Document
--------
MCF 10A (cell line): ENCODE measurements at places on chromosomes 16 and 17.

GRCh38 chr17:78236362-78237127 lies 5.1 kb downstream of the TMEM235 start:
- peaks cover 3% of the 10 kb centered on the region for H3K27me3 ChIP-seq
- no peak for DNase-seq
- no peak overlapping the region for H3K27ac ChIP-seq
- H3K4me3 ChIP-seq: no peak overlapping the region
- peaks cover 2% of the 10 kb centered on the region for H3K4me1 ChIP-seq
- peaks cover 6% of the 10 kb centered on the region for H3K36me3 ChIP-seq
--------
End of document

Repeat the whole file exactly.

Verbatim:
MCF 10A (cell line): ENCODE measurements at places on chromosomes 16 and 17.

GRCh38 chr17:78236362-78237127 lies 5.1 kb downstream of the TMEM235 start:
- peaks cover 3% of the 10 kb centered on the region for H3K27me3 ChIP-seq
- no peak for DNase-seq
- no peak overlapping the region for H3K27ac ChIP-seq
- H3K4me3 ChIP-seq: no peak overlapping the region
- peaks cover 2% of the 10 kb centered on the region for H3K4me1 ChIP-seq
- peaks cover 6% of the 10 kb centered on the region for H3K36me3 ChIP-seq